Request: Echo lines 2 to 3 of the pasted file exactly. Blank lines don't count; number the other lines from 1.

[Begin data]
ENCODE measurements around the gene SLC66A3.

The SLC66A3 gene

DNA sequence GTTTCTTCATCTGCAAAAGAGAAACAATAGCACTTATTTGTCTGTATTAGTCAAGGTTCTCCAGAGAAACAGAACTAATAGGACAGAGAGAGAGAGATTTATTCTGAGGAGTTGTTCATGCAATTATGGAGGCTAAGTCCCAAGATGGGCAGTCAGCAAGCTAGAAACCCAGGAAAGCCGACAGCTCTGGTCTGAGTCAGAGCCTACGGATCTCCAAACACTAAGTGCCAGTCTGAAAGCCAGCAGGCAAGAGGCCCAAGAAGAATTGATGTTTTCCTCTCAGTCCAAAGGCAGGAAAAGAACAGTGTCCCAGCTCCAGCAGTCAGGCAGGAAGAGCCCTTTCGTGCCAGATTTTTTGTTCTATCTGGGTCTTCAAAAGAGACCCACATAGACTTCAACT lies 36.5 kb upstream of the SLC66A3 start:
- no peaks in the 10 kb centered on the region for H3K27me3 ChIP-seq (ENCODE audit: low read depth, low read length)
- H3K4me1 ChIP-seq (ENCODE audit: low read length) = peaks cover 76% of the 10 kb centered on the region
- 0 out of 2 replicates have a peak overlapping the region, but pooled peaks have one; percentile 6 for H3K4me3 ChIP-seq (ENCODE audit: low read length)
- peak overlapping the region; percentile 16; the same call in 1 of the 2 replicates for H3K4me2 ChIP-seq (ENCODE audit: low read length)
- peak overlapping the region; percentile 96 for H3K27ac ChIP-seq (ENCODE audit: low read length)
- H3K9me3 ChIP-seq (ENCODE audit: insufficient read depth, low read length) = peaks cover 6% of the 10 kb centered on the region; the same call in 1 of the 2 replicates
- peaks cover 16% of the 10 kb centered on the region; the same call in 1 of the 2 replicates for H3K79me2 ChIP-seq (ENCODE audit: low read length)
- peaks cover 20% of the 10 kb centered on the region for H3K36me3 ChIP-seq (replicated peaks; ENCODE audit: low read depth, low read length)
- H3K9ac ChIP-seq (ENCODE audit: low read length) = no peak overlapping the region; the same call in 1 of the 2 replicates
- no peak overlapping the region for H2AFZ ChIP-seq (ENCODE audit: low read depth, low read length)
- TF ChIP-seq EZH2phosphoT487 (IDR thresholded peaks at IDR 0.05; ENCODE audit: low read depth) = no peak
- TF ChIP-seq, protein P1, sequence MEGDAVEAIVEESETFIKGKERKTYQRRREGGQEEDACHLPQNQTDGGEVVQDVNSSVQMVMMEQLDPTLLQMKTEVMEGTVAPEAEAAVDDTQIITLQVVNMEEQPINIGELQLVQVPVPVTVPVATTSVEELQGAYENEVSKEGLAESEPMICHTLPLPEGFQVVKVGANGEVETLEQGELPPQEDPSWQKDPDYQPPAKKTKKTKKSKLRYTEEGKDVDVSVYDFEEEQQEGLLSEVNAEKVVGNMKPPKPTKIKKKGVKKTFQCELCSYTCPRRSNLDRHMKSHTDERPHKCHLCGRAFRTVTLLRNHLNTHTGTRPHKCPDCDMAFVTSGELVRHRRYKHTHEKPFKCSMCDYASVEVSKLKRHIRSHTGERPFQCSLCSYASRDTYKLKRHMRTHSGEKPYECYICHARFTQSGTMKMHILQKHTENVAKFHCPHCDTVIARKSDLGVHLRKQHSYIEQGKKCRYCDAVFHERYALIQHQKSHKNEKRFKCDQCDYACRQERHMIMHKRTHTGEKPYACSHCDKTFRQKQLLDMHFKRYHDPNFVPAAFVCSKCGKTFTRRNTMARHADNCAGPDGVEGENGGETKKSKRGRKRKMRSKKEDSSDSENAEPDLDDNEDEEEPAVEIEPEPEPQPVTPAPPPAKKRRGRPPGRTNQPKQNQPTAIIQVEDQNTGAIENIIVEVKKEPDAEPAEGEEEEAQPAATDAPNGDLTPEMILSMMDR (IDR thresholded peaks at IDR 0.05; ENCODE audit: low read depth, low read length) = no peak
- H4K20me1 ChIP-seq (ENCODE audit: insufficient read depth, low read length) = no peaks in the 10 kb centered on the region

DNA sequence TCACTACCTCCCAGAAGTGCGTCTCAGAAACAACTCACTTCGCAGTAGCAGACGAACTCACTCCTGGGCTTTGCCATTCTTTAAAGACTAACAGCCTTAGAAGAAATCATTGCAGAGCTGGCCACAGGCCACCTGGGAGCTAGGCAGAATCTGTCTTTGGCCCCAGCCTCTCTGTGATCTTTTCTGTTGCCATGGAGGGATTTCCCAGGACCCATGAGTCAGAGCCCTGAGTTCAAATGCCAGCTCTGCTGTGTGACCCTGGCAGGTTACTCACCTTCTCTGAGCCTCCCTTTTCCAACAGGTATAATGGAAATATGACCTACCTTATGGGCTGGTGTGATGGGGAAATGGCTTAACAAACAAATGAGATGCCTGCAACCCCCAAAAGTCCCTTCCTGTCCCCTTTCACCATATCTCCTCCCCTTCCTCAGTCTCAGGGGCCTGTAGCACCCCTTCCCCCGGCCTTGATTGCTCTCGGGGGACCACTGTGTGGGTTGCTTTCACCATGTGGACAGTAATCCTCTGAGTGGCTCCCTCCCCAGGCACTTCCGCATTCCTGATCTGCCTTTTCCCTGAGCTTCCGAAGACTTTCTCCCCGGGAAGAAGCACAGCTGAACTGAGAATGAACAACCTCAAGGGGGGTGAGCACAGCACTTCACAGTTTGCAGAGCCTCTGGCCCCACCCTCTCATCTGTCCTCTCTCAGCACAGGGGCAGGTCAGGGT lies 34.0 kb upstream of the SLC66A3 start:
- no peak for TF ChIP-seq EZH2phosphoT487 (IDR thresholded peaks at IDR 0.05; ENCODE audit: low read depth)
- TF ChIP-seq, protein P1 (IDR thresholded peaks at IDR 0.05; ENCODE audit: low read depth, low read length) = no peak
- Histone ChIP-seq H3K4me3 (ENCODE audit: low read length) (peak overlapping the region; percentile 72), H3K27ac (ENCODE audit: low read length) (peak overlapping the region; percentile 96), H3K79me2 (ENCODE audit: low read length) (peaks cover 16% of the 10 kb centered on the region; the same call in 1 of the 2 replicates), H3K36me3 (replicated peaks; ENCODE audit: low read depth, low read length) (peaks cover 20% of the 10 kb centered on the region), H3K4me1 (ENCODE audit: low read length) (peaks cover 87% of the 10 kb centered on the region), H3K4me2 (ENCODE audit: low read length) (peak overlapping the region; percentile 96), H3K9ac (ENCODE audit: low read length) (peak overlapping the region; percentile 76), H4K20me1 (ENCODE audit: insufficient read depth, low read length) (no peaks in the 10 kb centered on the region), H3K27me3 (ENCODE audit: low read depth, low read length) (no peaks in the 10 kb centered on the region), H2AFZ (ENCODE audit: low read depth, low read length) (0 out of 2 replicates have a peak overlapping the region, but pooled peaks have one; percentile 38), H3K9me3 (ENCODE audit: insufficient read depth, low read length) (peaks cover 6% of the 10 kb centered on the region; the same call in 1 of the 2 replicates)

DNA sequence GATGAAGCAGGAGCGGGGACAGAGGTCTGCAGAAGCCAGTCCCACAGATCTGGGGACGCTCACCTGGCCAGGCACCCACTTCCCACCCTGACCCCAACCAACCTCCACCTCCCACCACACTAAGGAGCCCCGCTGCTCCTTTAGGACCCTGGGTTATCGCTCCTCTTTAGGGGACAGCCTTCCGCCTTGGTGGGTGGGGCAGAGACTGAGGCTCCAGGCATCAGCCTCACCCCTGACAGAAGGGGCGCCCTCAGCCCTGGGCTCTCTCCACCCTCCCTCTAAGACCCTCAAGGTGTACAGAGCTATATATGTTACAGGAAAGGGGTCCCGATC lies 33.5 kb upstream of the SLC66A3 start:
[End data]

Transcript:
The SLC66A3 gene

DNA sequence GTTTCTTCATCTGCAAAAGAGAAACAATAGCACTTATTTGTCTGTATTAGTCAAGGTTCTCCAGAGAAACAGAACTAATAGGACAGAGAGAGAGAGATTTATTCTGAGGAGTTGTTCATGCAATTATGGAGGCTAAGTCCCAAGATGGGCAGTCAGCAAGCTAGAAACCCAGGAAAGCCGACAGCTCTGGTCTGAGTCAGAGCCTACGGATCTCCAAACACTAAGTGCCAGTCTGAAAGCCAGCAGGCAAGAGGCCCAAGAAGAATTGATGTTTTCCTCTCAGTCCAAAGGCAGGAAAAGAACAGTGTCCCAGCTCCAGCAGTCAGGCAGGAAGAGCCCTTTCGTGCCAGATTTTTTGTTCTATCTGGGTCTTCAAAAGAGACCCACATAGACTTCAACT lies 36.5 kb upstream of the SLC66A3 start: